Saturday, December 13, 2008

Flatulent fees?

You have to admit that when you first heard about a possible tax on cow farts, you thought it was the subject of a Gary Larson "Far Side" comic strip, right? Well, the notion of a agricultural emissions tax that could assess methane emanating from dairy farms is no laughing matter to the nation's farm community. In fact, it has farmers angry and mobilizing for a fight.

Hopefully it's much ado about nothing. (GW)

'Cow Tax' Uproar Underscores Greenhouse-Gas Divide

By Stephen Power
Wall Street Journal
December 13, 2008

Is the Environmental Protection Agency preparing to slap a "cow tax" on bovines for their contribution to global warming?

The agency says no. But in recent weeks, farmers and livestock ranchers have flooded the EPA with letters warning of catastrophic consequences if such a tax was imposed.

"If President-elect [Barack] Obama tries to include farmers in some kind of livestock assessment based on greenhouse-gas emissions, I want my Iowans to know that I'm going to stand beside the producers and fight," Sen. Charles Grassley (R., Iowa) said this week.

Farmers and livestock ranchers have launched a vociferous campaign against a 'cow tax,' but the EPA says no such levy is in the works.

The idea of a so-called cow tax might seem far-fetched. But the uproar highlights a serious policy decision awaiting Mr. Obama's administration: whether to use the Clean Air Act to regulate greenhouse-gas emissions -- effectively branding as harmful pollutants carbon dioxide and other gases generated both by industry, as well as by the digestive processes of livestock.

Many environmental groups want the Clean Air Act used to control greenhouses gases. But business groups, led by the U.S. Chamber of Commerce, are resisting. They argue such use of the Clean Air Act would lead to a cascade of unintended regulatory consequences, with regulations covering schools, hospitals, breweries, bakeries and farms.

At the core of the battle is a Supreme Court ruling last year that the 1970 Clean Air Act authorizes the agency to regulate greenhouse-gas emissions if it concludes they endanger public health or welfare. In response, the EPA published a 570-page notice in July that drew no conclusion on that question, but instead solicited comment on options for controlling emissions of heat-trapping gases.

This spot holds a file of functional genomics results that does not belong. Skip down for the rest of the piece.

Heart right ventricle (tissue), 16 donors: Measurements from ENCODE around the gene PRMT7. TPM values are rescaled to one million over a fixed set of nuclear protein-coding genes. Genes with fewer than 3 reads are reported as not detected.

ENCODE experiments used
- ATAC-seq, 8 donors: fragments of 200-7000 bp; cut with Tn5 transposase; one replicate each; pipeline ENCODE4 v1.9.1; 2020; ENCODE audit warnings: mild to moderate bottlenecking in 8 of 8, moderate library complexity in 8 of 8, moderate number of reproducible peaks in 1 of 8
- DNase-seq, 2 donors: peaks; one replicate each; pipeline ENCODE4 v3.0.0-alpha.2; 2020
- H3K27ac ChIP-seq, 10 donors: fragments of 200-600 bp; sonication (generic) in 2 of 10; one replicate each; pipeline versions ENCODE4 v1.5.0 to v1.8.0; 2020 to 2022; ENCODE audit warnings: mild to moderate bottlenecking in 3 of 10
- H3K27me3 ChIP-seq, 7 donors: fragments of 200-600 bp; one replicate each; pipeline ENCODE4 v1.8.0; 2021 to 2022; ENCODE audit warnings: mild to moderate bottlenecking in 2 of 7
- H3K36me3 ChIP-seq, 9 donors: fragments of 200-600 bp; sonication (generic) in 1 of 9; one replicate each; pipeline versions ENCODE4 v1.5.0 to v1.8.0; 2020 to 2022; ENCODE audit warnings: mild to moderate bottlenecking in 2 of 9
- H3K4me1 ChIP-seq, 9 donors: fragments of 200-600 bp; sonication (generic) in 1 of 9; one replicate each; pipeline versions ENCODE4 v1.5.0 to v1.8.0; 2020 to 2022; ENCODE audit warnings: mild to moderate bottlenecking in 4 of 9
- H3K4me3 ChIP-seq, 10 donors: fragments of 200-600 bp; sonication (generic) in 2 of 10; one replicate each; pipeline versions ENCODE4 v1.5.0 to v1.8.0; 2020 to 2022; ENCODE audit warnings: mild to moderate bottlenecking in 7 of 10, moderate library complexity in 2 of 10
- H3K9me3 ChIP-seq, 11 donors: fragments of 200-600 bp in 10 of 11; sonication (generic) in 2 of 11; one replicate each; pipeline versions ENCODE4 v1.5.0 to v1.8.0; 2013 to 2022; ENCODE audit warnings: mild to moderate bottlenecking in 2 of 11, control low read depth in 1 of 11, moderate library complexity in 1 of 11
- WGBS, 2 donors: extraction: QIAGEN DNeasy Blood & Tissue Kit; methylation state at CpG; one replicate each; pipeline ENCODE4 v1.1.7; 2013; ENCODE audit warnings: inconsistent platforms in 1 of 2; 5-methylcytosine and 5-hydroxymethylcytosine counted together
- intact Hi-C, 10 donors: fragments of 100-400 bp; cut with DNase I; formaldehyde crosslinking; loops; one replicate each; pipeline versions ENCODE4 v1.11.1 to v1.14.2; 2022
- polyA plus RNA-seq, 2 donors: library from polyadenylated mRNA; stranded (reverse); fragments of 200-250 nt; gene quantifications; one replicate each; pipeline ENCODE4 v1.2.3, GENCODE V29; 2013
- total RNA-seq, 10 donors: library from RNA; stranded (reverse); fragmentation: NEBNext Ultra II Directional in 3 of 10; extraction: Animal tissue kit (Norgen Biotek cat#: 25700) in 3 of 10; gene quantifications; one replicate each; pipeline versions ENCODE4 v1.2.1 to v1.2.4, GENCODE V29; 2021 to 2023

The EPA document only briefly suggested that livestock could be subject to regulation. But the document went too far for the Bush administration, which -- in an unusual step -- published comments from four federal agencies slamming the EPA's work. The Agriculture Department said regulating emissions from agriculture could subject "numerous farming operations" -- including "dairy facilities with over 25 cows" -- to the "costly and time-consuming process" of getting permits to operate. The American Farm Bureau Federation alerted its members that the EPA was on course to saddle them with "costly and burdensome permits," costing as much as $175 per cow per year for dairy cattle, enough "to force many producers to go out of business."

Local chambers of commerce, meanwhile, began disseminating estimates of what such fees would mean for farmers at the state level -- arriving at a figure of $24,995 a year for the average dairy farmer in North Dakota.

"This can be considered the most outrageous proposal in regards to the environment and animal agriculture that has been brought forth," Ron Sparks, commissioner of Alabama's Department of Agriculture and Industries, said in a letter to the EPA dated Nov. 26. "I An EPA spokeswoman says the agency "is not proposing a cow tax," and notes that the document published in July states that the Clean Air Act "does not include a broad grant of authority for EPA to impose taxes, fees or other monetary charges specifically for" greenhouse-gas emissions. David Bookbinder, an attorney for the Sierra Club, says the idea of a cow tax is "a fantasy designed to whip up opposition to regulation," and that the EPA has the discretion to choose not to regulate small emitters, such as dairy farmers.

But the idea that Mr. Obama's administration might try to use the Clean Air Act to regulate greenhouse-gas emissions isn't far-fetched. Environmental groups such as Mr. Bookbinder's group are pressing him to do so, on the grounds that the U.S. cannot credibly participate in climate talks with other nations aimed at forcing a successor to the Kyoto Protocol on climate change until it passes climate legislation or begins regulating such emissions.

Talks aimed at forging such an agreement are scheduled to begin in December 2009 in Copenhagen, and it isn't clear Congress will be able to pass climate legislation by then. Mr. Obama's administration could move to use the Clean Air Act to regulate greenhouse-gas emissions without waiting for comprehensive legislation. Many Democrats expect one of the new administration's first acts will be granting California's request for a waiver from the law, so it can regulate greenhouse-gas emissions from automobiles -- an authority it was denied under the Bush administration.

A spokesman for Mr. Obama's transition team said the president-elect "believes a comprehensive federal approach" to regulating greenhouse-gas emissions is "far preferable" to using the Clean Air Act to regulating, but that he "intends to follow the law."


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